- Make an integer 'ARR’ with the size 'N' and duplicate the second column of matrix 'ENVELOPES' into array ‘TEMP’ while retaining the order.
- Return the length of the longest increasing subsequence of array ‘ARR’.

**Program**

```
#include <iostream>
#include <vector>
#include <algorithm>
using namespace std;
int maxEnvelopes(vector<vector<int>> &arr)
{
int n = arr.size();
vector<int> dp;
/*
Sorting the array:
If the first key is equal, then the second key must be in increasing order.
*/
sort(arr.begin(), arr.end(), [&](vector<int> &x, vector<int> &y)
{ return x[0] < y[0] || (x[0] == y[0] && x[1] > y[1]); });
// Start by pushing first height.
dp.push_back(arr[0][1]);
for (int i = 1; i < n; ++i)
{
int currHeight = arr[i][1];
// Finding the element just greater than or equal to 'CURR_HEIGHT'.
auto it = lower_bound(dp.begin(), dp.end(), currHeight);
// If iterator points to end of array then we found an element contributing to the length of increasing subsequence.
if (it == dp.end())
{
dp.push_back(currHeight);
}
else if (*it > currHeight)
{
dp[it - dp.begin()] = currHeight;
}
}
return dp.size();
}
int main()
{
// Taking user input.
int n;
cin >> n;
vector<vector<int>> envelopes;
vector<int> temp(2);
for (int i = 0; i < n; i++)
{
int width, height;
cin >> width >> height;
temp[0] = width;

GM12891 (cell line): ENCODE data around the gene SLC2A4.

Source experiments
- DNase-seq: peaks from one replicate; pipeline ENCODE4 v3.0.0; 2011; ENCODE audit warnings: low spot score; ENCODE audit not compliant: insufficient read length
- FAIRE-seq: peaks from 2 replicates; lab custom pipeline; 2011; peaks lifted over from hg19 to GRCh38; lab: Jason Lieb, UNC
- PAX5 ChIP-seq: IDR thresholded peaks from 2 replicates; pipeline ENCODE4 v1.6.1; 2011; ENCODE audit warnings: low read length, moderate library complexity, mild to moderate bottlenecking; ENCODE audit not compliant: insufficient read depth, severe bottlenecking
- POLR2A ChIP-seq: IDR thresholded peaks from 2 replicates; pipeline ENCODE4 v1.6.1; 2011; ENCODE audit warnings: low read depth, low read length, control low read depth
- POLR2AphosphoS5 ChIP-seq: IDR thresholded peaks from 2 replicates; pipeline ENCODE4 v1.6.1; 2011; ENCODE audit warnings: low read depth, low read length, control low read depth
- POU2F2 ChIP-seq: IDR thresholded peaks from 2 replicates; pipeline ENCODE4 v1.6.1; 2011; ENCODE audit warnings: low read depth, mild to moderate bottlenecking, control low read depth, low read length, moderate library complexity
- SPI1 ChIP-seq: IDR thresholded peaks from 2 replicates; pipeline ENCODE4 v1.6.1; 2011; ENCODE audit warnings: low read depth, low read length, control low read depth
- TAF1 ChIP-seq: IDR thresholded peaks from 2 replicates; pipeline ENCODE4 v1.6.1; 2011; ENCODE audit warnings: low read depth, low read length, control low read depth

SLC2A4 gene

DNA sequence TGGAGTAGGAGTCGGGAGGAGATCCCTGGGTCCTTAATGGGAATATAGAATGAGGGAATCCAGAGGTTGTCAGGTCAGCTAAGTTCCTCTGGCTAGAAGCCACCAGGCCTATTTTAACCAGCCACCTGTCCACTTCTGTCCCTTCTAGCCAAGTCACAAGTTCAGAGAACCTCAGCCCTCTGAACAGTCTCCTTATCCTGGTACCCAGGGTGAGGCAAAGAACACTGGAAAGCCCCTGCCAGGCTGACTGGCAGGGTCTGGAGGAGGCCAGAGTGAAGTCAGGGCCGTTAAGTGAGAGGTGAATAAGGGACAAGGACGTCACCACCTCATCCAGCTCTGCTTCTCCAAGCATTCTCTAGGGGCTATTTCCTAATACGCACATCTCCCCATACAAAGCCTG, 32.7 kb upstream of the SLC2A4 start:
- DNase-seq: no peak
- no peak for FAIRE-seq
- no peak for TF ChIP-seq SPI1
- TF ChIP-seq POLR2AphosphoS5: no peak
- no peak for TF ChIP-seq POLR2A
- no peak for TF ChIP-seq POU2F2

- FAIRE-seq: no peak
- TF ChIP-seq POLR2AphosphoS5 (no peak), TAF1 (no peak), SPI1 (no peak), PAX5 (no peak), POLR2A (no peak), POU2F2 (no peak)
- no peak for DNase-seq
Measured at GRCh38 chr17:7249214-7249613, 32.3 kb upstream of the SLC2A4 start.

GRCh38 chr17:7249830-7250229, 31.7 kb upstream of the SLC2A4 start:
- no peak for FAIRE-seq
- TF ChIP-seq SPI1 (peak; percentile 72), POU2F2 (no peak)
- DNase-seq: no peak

temp[1] = height;
envelopes.push_back(temp);
}
// Calling 'maxEnvelopes()' function to find the number of envelopes that can russian doll.
cout << maxEnvelopes(envelopes);
return 0;
}
```

**Input**

```
4
5 12
6 10
2 7
1 4
```

**Output**

`3`

**Time Complexity**

**O(N*log(N)), **where ‘N’ is the size of the array.

The time complexity of the above algorithm is **O(N * log(N)). **Initially, we are sorting the envelopes array which takes **O(N*log(N)). **Then in the loop, we are calling the lower_bound() function for ‘N’ times. Each time it takes **O(log(N))** time. So overall it takes O(Nlog(N)) time.

**Space Complexity**

**O(N), **where N is the size of the array.

The space complexity is **O(N) **as we are using a DP array of size N. DP array stores the results of smaller problems.

Check out__ Longest Common Substring__

__Key Takeaways__

In this blog, we learned how to solve an interesting problem, namely Russian Doll Envelopes. We solved the problem with two different approaches. First, we applied brute force which takes** O(N!)** time. Next, we took the aid of dynamic programming which reduced our time complexity to **O(N*log(N))** Stay tuned for learning more concepts like this.

Thanks and Happy Coding!